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Brossard Antonielli Alila

PhD candidate in sociology,EHESS


Dissertation defended on 13 January 2023: The metamorphoses of a drug factory in Mozambique. From socialist pharmaceutical policies to the Brazilian cooperation project

Phd advisors: Maurice Cassier (Cermes 3 – CNRS) and Marilena Correa (IMS - UERJ)

Since its independence in 1975, Mozambique has adopted innovative pharmaceutical policies in line with the international debates of the time on access to generic drugs and the promotion of local production. In the 1980s, Mozambique set up its first pharmaceutical factory with technical support from UNIDO. These self-reliant policies suffered from economic crises and structural adjustment programs. The area of drugs, although dominated by donors since the 1990s, is the arena for negotiations to regain control by Mozambican health officials. Since 2003, Brazil, with its experience in manufacturing antiretrovirals (ARVs) and other generic drugs in its public laboratories, has been supporting the Mozambican government in setting up a state plant for the local production of generic drugs. This South-South cooperation is unique in that, unlike other recent local production initiatives in Africa, it is not a joint venture, but rather a third-party state donating technology, equipment, raw materials, and funding human resource training to a state-owned enterprise in a low-income country.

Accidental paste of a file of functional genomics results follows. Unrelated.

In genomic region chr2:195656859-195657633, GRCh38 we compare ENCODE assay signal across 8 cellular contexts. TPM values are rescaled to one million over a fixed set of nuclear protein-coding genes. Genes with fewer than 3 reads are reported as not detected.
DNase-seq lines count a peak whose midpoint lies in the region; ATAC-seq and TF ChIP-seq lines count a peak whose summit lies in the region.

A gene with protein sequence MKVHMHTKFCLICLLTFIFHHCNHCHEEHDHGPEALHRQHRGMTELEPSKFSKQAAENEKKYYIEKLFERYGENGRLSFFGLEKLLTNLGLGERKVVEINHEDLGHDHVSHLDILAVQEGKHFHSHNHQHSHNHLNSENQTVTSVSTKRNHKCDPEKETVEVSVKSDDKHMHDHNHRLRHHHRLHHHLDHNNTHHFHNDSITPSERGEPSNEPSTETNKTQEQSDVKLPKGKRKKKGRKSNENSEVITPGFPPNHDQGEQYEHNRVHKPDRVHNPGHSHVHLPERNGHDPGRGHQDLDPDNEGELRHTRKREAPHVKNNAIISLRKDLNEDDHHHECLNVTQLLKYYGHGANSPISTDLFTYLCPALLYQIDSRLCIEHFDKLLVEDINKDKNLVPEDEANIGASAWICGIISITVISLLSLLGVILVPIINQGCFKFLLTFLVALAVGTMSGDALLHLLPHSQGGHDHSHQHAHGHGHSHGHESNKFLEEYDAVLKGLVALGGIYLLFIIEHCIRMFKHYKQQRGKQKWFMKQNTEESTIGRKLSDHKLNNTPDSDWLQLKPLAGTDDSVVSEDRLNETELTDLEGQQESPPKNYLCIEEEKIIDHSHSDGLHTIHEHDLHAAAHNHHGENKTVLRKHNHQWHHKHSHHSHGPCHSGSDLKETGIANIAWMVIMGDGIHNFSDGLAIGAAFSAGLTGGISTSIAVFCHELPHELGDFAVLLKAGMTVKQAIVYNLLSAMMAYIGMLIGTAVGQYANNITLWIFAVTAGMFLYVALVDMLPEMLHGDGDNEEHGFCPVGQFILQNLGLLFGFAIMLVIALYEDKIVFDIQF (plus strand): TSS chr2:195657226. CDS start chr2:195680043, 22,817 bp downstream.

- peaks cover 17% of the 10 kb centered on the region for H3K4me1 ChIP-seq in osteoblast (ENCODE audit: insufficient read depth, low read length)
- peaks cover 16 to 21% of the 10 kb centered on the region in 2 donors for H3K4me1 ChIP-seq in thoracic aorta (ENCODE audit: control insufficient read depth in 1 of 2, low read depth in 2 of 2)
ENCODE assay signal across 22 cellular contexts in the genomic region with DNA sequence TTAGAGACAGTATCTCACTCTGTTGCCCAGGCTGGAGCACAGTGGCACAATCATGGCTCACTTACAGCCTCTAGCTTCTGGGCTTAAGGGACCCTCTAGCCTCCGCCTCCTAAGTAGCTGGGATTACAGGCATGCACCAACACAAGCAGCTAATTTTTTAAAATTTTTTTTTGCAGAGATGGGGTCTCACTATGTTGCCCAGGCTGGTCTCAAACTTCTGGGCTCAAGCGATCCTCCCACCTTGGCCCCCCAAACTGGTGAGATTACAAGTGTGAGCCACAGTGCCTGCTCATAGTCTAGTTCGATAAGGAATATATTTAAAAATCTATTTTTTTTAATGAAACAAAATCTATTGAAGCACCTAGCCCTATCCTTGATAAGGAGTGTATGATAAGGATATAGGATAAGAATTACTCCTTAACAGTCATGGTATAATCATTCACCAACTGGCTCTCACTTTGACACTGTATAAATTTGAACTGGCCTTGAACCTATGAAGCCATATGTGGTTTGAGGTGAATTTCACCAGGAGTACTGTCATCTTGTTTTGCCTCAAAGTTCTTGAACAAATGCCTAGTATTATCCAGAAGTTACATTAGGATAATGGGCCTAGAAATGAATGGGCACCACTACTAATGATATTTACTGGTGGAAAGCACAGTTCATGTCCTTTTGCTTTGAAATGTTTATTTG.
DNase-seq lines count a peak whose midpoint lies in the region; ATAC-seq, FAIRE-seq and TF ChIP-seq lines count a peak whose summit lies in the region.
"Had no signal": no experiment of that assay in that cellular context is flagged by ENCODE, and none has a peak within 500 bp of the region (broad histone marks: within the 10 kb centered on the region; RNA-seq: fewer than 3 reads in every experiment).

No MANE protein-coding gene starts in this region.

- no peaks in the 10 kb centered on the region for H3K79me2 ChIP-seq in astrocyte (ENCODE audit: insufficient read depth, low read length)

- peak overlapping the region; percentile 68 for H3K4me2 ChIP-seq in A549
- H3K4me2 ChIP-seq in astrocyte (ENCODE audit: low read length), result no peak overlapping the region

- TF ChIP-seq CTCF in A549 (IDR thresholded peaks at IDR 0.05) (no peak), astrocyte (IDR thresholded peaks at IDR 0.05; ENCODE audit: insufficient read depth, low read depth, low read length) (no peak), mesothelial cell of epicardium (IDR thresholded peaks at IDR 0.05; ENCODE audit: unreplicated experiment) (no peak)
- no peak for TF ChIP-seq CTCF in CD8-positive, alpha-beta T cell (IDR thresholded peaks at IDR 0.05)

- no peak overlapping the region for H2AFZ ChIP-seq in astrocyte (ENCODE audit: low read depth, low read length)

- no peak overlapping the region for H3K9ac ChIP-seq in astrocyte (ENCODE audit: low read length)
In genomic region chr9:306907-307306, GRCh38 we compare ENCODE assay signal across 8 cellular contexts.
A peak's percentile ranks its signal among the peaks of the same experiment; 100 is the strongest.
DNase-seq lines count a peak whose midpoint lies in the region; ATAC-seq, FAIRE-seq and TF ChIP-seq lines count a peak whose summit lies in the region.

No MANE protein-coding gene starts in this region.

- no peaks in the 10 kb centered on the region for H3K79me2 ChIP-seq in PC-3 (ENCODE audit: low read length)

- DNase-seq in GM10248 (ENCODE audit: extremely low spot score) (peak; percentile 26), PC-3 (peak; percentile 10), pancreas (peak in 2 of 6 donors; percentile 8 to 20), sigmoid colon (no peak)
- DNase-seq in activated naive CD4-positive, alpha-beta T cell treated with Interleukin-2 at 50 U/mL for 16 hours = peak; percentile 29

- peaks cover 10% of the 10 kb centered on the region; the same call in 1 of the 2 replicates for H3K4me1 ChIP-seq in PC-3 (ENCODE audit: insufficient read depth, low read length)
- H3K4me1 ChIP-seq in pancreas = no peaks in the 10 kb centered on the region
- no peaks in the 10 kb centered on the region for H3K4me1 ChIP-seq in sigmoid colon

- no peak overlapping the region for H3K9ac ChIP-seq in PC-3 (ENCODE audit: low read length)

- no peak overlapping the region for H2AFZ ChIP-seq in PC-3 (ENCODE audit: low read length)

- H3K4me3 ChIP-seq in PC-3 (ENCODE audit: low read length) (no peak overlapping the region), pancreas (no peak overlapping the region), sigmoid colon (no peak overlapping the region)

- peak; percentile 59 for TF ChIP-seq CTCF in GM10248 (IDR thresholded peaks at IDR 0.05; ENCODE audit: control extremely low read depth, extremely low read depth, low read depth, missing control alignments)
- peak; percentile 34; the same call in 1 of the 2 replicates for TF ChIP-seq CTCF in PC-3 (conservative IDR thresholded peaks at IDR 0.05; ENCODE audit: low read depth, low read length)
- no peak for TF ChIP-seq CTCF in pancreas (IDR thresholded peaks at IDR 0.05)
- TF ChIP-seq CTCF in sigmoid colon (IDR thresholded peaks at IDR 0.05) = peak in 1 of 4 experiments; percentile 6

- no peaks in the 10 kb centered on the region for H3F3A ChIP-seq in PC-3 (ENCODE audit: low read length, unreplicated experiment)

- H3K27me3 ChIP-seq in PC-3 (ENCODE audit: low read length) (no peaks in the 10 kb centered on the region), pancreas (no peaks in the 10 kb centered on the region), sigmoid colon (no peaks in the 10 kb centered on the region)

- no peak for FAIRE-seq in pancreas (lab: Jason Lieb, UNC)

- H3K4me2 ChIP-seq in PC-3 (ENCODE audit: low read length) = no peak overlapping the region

The main objective of this research is to document and critically analyze the transfer of pharmaceutical technology from Brazil to Mozambique for the local production of generic antiretrovirals. We will interrogate the process that intertwined public health, diplomacy and the circulation of technical knowledge and the evolving context in which this project took place, namely that of the implementation of large-scale HIV treatment financing in Mozambique. This will allow us to highlight the practical conditions and challenges for the manufacture of antiretroviral drugs in resource-limited countries of the South, and particularly in sub-Saharan Africa, as an alternative to reduce the dependence of these countries on international aid for the treatment of their populations. This research is based on interviews, observations in the drug factory, and the collection of official documents, archives and a corpus of press.

Keywords: generic drugs, pharmaceutical industry, technology transfer, South-South cooperation, Mozambique

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